4. Co-Regulation

With the JSFVG, the Swiss Federal Government has adopted a co-regulation strategy. Under this approach, federal legislation establishes a baseline of minimum requirements in the JSFVG (see section above 3 b.).  The development of further details within the legal framework of these requirements is then entrusted to industry organisations, which are responsible for drafting the "youth protection regulations" (see art. 9 et seq. JSFVG).

For both the film and the video games sectors, a youth protection regulation can be declared legally binding upon request by the Federal Council even for non-members, provided the legal requirements are met (art. 9 et seqq. JSFVG).

Generally, the youth protection regulations are expected to include, among others, at least details on the applicable age classification system, rules for age labelling and age verification checks, as well as guidelines for content description. Additionally, these regulations must clearly define the roles of the parties involved in the implementation. The regulations are also required to outline the allocation of costs associated with their development and enforcement, establish the procedures for monitoring compliance, and define the measures or sanctions to be imposed on members who do not comply with the regulations (Art. 11 JSFVG).

The industry organisations will be established after the JSFVG and the JSFVV have entered into force. Therefore, only limited information is available at the moment, but the Federal Social Insurance Office indicated that, in general, all stakeholders will likely have an independent right to membership in the relevant industry organisation. While membership in an existing industry association (i.e. "Branchenverband") is not a prerequisite for joining the industry organisation, the role of these industry associations is likely to be significant in the establishment of the industry organisation as suggested by the Federal Social Insurance Office.

5. Enforcement

Under the co-regulation principle, the industry organisations are primarily responsible for monitoring compliance with their youth protection regulations and have the authority to impose penalties on members who breach these rules under private law (art. 25 JSFVG).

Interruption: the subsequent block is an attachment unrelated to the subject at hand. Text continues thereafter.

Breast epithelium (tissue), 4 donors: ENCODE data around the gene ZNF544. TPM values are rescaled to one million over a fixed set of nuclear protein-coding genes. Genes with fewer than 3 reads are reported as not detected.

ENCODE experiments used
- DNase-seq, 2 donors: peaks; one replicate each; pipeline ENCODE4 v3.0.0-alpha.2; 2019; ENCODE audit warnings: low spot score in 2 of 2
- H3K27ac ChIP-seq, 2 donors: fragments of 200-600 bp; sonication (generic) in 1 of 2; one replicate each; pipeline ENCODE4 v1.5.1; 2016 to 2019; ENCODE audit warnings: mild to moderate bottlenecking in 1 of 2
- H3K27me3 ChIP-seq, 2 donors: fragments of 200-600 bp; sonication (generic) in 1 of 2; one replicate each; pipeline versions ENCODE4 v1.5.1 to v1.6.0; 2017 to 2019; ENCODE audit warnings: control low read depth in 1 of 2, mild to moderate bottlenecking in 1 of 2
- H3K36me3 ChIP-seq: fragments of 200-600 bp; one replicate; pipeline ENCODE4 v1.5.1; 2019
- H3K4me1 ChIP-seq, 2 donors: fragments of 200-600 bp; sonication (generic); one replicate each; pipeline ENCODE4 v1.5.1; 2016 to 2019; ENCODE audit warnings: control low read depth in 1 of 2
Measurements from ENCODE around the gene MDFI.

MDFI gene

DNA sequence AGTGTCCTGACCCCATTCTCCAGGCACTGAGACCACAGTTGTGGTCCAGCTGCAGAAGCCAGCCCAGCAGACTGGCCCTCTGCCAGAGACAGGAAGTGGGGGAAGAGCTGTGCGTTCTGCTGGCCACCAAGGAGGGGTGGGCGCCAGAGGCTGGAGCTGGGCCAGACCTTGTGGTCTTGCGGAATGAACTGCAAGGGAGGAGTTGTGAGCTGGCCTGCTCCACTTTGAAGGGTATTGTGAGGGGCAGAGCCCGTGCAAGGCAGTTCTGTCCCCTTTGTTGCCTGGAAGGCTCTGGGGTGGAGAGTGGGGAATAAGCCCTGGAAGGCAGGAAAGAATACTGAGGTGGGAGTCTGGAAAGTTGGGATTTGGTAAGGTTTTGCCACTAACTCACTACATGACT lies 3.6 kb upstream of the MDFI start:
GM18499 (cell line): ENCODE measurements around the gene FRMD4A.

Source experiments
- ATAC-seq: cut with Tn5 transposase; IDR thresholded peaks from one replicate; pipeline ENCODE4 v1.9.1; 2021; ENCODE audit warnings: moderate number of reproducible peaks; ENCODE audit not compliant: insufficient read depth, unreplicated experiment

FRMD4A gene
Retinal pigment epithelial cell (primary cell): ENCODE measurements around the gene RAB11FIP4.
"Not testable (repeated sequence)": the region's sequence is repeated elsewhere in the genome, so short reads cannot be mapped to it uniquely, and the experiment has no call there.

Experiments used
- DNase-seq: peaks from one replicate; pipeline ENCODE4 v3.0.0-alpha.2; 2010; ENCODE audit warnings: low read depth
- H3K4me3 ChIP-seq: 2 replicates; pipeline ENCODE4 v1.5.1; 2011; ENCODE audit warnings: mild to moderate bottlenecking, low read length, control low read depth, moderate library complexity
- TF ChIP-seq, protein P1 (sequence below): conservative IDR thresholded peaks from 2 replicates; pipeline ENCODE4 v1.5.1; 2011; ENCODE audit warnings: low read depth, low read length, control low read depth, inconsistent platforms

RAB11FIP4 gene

Additionally, monitoring the adherence to the minimal requirements of the JSFVG (see section 3 b.) also lies in the competence of the cantons or the Federal Social Insurance Office, depending on where the films and video games are made available. Specifically, each canton is responsible for supervising compliance with the minimum requirements of the JSFGV by providers of audio-visual media and organisers, who make film or video games available on their territory (art. 26 JSFVG). Meanwhile, the Federal Social Insurance Office is responsible for monitoring compliance with specific minimal requirements by providers of audio-visual media who make films or video games accessible (i) via the internet, (ii) via on-demand services, or (iii) via platform services (art. 27 JSFVG). In the event of non-compliance with the minimum requirements, criminal sanctions of a fine up to CHF 40,000 can be imposed on those responsible members (art. 32 JSFVG). 

It must be noted that if a fine is imposed by the Federal Social Insurance Office or the cantons, industry organisations have the option to waive their own penalties, provided this possibility is stipulated in the youth protection regulations.

6. Implementation and outlook

The entry into force of the JSFVG and the JSFVV, originally scheduled for 1 July 2024, may be delayed, according to the Federal Social Insurance Office. As soon as the JSFVG comes into force, all cantons vested with legislative authority must revise their cantonal laws within a two-year timeframe (art. 37 JSFVG). This mandate necessitates that each canton either introduces new implementation measures or amends existing ones.

Consequently, the JSFVG and the JSFVV aim to establish comprehensive, nationwide standards to protect minors from potentially harmful content in the - in this regard - currently widely unregulated film and video game industry. The entry into force of the JSFVG and the JSFVV are expected to have significant practical implications. Industry stakeholders should closely monitor these developments, as they will be required to implement the youth protection measures once the JSFVG comes into force. Additionally, by joining an industry organisation, they have the opportunity to take part in shaping the specifics of these measures in Switzerland.